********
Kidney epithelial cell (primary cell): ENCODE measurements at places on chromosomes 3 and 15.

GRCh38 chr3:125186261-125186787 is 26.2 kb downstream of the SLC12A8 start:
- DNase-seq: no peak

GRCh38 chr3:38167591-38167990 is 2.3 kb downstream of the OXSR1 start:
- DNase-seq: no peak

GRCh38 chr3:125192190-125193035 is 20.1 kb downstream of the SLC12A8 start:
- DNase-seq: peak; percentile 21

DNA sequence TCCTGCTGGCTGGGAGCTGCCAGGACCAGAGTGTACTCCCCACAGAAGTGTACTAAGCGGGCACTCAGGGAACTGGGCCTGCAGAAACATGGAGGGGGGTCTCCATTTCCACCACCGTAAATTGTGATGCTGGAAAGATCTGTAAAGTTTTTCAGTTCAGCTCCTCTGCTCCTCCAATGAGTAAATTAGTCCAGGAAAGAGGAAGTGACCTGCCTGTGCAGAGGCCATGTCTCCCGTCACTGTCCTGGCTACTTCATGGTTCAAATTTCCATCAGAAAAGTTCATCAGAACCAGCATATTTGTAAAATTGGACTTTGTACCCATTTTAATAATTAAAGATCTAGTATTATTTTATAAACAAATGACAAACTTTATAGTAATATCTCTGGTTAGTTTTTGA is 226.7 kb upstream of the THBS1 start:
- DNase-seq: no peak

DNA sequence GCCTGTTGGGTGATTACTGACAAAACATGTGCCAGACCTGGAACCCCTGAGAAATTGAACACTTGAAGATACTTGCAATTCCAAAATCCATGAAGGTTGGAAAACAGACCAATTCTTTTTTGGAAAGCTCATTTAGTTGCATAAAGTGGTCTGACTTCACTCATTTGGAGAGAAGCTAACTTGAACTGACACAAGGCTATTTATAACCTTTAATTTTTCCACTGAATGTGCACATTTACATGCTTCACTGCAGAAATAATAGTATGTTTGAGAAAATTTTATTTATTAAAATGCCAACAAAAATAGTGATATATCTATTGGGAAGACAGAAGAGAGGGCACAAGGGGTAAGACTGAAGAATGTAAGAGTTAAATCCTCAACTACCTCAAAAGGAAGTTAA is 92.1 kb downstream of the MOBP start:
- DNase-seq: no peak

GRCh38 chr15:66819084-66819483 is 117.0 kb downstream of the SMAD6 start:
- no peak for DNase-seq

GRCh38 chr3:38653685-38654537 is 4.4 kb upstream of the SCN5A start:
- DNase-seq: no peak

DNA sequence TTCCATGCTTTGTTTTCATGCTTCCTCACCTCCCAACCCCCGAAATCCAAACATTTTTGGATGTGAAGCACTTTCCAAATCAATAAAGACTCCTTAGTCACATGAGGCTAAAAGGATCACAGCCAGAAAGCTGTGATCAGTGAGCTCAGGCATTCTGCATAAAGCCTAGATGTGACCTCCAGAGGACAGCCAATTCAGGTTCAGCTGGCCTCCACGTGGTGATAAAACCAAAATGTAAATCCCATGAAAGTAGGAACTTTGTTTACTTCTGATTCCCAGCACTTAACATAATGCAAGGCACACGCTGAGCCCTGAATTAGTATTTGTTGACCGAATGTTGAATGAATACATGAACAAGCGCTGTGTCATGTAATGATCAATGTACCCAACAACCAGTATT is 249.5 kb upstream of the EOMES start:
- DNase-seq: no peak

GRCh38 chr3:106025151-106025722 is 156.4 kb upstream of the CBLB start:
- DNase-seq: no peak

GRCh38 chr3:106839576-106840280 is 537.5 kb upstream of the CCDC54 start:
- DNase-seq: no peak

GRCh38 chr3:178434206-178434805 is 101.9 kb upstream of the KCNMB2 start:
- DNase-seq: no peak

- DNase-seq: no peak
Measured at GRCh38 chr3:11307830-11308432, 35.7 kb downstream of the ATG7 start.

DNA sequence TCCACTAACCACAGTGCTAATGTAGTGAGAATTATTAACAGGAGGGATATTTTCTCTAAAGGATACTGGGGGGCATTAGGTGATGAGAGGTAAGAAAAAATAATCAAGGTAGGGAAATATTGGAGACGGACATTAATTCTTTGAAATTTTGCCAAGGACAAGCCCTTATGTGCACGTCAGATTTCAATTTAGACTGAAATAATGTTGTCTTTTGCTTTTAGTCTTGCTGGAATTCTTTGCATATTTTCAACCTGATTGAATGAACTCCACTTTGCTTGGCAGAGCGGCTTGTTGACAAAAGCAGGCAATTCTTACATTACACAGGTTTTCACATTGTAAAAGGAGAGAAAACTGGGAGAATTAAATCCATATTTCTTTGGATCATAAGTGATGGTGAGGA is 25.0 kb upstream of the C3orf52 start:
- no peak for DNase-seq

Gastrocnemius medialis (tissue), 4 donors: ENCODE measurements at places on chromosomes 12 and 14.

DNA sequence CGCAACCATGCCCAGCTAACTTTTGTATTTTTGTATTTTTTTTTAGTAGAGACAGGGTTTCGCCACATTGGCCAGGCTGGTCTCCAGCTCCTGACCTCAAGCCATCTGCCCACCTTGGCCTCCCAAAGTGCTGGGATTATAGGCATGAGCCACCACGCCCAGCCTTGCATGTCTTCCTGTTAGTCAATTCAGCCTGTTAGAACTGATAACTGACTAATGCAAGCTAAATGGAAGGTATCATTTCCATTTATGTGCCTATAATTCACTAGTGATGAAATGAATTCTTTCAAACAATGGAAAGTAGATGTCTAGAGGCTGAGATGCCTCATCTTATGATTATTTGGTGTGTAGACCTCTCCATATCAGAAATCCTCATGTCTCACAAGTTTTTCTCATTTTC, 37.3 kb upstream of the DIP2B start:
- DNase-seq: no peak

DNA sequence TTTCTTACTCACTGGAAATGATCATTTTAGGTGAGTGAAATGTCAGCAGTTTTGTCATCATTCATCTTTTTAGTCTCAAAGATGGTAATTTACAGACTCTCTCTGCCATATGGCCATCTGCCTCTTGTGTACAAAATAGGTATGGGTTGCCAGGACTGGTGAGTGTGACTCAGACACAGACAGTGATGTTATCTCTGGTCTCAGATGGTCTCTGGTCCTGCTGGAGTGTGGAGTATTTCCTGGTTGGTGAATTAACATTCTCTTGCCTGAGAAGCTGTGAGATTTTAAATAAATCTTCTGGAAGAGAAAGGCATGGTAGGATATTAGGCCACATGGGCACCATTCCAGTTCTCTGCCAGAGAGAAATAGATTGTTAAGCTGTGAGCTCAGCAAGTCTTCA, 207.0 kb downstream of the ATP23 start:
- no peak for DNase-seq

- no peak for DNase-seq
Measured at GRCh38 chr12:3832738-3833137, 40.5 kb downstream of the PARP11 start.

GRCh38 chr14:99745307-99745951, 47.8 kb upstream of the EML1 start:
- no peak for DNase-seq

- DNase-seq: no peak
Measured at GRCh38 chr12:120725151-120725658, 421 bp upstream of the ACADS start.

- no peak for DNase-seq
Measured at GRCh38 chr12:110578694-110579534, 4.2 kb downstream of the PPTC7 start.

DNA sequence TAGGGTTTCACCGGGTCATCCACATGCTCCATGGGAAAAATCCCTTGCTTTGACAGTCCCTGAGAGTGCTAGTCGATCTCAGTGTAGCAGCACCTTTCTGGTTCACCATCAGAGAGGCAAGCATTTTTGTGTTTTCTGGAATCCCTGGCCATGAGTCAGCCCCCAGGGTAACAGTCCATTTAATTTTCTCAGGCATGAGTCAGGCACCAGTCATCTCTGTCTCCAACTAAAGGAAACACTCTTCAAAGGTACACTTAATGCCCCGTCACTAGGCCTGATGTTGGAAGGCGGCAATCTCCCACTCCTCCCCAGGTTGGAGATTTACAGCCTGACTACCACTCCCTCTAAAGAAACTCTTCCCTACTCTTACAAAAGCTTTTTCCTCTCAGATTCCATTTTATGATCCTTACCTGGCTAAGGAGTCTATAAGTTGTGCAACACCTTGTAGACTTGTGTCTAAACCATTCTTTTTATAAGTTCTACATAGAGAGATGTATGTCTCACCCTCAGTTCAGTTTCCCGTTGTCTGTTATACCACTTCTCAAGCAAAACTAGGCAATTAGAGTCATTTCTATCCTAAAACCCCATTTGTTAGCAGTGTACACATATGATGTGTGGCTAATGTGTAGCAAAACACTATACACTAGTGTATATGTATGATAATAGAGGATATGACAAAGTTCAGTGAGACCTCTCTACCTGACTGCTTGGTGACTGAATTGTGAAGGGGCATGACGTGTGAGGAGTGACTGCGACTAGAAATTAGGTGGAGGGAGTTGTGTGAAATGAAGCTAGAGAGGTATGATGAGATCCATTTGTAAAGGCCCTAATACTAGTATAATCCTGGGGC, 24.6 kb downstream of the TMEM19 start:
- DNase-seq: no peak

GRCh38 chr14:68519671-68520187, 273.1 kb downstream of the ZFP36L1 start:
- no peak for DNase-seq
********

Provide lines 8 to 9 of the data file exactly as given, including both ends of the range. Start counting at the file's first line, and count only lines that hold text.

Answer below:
DNA sequence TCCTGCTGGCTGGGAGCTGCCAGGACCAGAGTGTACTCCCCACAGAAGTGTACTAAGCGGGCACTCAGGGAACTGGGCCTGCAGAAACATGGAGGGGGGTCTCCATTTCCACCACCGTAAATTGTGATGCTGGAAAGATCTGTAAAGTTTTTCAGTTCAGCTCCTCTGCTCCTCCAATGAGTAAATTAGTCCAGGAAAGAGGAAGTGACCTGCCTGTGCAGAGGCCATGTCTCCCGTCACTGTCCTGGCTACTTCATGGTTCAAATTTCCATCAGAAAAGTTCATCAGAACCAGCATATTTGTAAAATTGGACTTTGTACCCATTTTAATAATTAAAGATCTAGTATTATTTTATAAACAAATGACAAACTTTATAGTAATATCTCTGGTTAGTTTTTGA is 226.7 kb upstream of the THBS1 start:
- DNase-seq: no peak